The road of excess leads to the palace of wisdom. - Wm. Blake

Friday, June 02, 2006

Car Talk

I had no intention of writing a post at midnight on a Friday, but just before going to bed, I checked the Times one last time, and came across a What's Wrong With GM article hung on the hook of the Impala. Basically your standard "50 years ago, GM sold half the cars in America, now it's a pathetic 25%" story, describing how, even though the current Impala is a good car, it doesn't matter, because the Camnry and Accord are better.

Fine. I wouldn't own or even drive any of them, so I have no dog in this fight. But I'm a designer, and I simply cannot allow this to stand:
On the outside, Impala looks conservative — a criticism that used to be leveled at Camry before its latest redesign, which created a curvy car with a light, nimble feel.

Unlike Toyota, which was aiming this time out for a more eye-catching car, Chevrolet deliberately tried not to make a style statement with Impala, Mr. Clawson said.

"We weren't looking for a vehicle that would turn heads, but we weren't looking for one that would turn heads away either," Mr. Clawson said. "We were looking for a balance," a car that was "nicely styled but not ostentatious."

That approach, Mr. Moody of Edmunds.com said, seemed reasonable given the relatively bland appearance of the previous Camry and Accord models. But it now seems unwise given what Toyota has done with the latest Camry, which "so far exceeds the previous car that it almost seems like it's not a Camry," he said, but rather a Lexus luxury car. The Accord, already more eye-catching, gets another face-lift this fall.
Just yesterday I was discussing the Camry with a colleague, and I had almost the same response. Well, similar, anyway:
The good news is that it's the best-looking Camry ever. The bad news is that that's like having your best STD ever.
These guys' cluelessness is neatly embodied in their citing Lexus as some sort of design leader. That would be the brand whose flagship has only just now, 15 years after its debut, stopped looking like a poorly-rendered copy of a 1986 Mercedes. My favorite example of the plug-ignorance of car writers talking about aesthetics - in particular regarding Lexus - is the obsequious praise they slathered on the SC400 when it came out (setting aside for now that they refused to criticise the identical sheet metal on the SC300, a cross-price level sin that they normally decry in full throat). These guys, who probably couldn't tell Monticello from a McMansion, couldn't say enough good things about the SC400 - 'looks like a bullet,' 'screams fast!' and a lot more nonsense. Basically, the second coming of the 911.

I haven't posted a picture of the SC400 as evidence of my point - 10 years later, do you even recall this car? It was another milestone in Toyota's seemingly endless quest to create an invisible car. I saw one a few months ago and marvelled at how poorly it had aged: kind of bulbous, kind of bloated, and utterly characterless. Which brings us back to the Camry. As late as 1992, the Camry still looked like the boxy, utterly unattractive kind of thing that justified so much of Middle America's distaste for Japanese cars (obviously, economic insecurity, jingoism, and xenophobia did the heavy lifting). The great quantum leap in design at the time was to make a bulbous, dull car that somehow looked about 15% bigger than it actually was. Five years later, someone finally noticed that the "fat car" look hadn't really taken off, so they gave it a tail- and facelift, incongruously tacking on some corners.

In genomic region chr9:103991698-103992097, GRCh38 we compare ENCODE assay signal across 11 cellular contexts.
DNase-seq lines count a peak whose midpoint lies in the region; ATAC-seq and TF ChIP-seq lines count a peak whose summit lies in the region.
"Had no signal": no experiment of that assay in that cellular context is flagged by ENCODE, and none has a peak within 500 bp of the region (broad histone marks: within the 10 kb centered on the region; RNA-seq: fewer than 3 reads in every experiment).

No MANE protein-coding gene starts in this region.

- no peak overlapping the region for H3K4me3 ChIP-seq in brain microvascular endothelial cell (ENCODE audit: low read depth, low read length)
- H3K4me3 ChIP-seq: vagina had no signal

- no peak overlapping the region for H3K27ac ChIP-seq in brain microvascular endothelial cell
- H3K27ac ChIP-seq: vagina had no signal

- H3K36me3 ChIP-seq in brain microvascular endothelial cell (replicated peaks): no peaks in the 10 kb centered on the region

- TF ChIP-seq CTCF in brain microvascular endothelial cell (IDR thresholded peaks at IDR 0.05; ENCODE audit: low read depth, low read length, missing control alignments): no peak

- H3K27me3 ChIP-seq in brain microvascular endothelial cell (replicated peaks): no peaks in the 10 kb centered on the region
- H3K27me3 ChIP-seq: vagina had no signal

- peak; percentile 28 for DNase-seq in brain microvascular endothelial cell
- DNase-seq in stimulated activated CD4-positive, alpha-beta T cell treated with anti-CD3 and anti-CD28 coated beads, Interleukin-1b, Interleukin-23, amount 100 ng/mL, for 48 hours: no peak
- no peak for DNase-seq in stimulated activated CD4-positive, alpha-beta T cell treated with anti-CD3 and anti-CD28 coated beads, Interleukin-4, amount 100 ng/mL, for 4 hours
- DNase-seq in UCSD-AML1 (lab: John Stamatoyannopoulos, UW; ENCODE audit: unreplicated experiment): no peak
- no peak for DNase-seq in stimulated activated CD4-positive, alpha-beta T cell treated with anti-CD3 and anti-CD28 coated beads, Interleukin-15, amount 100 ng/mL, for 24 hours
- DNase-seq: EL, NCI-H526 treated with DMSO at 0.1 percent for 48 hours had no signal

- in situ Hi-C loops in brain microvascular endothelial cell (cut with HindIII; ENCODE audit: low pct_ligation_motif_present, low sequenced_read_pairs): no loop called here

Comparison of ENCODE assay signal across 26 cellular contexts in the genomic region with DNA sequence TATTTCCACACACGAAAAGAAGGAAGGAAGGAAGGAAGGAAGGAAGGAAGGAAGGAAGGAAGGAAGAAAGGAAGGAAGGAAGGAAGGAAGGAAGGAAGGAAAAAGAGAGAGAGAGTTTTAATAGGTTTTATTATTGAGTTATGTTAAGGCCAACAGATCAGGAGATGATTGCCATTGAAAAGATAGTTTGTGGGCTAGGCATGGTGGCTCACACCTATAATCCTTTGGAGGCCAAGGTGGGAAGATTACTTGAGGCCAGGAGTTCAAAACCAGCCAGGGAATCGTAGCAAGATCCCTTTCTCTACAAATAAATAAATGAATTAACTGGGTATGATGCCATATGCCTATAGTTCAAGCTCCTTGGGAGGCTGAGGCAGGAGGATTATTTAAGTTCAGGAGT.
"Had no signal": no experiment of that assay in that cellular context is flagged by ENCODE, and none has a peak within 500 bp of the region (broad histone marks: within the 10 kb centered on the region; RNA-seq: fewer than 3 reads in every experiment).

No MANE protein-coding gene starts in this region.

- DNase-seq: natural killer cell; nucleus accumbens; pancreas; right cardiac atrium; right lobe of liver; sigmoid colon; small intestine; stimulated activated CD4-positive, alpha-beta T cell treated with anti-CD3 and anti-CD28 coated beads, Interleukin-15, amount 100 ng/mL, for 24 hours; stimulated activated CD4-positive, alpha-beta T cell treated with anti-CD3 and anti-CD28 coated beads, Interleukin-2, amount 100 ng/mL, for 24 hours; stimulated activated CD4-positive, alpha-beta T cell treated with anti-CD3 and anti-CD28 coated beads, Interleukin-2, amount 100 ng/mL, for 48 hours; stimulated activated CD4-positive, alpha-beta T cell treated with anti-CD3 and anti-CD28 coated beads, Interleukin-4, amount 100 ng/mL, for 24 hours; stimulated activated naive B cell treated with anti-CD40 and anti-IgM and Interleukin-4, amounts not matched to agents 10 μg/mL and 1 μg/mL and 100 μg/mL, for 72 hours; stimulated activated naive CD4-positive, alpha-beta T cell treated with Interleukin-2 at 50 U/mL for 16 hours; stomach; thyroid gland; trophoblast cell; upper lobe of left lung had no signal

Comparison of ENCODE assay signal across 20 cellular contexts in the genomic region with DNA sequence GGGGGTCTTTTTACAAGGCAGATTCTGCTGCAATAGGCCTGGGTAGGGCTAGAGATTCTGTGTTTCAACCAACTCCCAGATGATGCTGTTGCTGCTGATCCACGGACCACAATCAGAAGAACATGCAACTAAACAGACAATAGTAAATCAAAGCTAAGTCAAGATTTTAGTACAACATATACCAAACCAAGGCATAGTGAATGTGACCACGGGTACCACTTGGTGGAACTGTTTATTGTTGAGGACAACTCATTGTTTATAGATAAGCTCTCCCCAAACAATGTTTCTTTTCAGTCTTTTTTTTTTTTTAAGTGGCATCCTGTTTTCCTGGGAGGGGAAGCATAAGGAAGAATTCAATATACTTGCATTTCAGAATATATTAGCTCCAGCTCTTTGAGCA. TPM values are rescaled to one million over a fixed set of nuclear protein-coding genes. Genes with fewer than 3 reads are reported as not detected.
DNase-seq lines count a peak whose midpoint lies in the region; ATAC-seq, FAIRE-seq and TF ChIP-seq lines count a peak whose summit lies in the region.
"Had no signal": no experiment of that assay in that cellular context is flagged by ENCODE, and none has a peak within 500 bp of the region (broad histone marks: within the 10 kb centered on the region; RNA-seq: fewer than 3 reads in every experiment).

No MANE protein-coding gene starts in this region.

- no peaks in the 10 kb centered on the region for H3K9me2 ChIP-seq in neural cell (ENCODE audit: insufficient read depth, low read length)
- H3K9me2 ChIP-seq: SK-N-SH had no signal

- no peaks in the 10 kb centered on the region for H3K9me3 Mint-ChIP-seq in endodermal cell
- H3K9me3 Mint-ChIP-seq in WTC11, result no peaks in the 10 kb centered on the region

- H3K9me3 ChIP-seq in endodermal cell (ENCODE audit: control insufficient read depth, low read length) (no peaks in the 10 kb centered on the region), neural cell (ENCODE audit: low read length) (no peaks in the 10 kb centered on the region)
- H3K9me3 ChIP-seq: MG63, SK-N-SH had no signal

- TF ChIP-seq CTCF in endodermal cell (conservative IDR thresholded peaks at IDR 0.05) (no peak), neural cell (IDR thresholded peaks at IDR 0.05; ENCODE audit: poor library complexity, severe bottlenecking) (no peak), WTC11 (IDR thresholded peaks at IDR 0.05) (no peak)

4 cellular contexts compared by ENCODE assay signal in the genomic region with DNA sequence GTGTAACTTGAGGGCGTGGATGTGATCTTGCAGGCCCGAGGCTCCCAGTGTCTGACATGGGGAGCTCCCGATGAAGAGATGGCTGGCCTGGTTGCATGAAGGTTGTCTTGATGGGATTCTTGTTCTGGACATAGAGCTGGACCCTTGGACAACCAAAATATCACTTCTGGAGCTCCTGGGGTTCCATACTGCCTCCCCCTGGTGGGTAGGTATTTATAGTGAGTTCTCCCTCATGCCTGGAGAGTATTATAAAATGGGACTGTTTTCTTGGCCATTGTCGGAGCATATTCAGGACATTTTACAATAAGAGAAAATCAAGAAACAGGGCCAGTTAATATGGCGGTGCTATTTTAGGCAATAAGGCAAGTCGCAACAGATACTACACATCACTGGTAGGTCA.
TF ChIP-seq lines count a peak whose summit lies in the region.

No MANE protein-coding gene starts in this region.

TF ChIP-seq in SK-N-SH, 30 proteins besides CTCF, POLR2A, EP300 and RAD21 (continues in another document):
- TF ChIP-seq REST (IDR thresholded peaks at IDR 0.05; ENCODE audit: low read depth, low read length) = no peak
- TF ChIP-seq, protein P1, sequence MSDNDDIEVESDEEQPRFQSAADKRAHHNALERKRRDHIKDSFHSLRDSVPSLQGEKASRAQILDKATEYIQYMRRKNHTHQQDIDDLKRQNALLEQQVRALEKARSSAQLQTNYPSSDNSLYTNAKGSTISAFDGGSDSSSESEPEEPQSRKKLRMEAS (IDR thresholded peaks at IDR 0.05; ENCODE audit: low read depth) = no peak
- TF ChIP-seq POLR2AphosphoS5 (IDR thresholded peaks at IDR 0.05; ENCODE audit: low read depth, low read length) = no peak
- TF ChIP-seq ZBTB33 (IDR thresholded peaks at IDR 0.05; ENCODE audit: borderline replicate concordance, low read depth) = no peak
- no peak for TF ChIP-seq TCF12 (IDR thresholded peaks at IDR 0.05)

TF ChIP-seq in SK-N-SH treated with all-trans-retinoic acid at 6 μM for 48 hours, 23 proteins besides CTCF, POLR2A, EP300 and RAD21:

So yes, compared to this, the newest Camry is good looking. In other words, it is no longer the ugliest car you can drop $25 grand on (you may hate the Chrysler 300, but it's ugly like retro fashion, not like a grandmother in appliqued track suit). It's not clear to me what the writer means by "light, nimble feel" - that hardly seems like a visual comment, but that's the only logical meaning in the context. So I'll say that the curves are pleasing, some of the detailing nice, and the overall effect is still of a big honking hunk of metal. Most significantly, it grows in three dimensions - front or rear view, it's reasonably crisp, but as soon as you get that 3/4 view, it starts to look... bloated. Again.

But hey, 400,000 Camry fans can't be wrong, right? So therefore, we must praise its appearance. The Impala, I'll readily admit, is nothing special, but its lines are clean, the profile is sleek, and it actually works in three dimensions. I'll be surprised if, 20 years hence, anyone recalls either car's aesthetics fondly, but I'll be truly shocked if this Camry survives the test of time.

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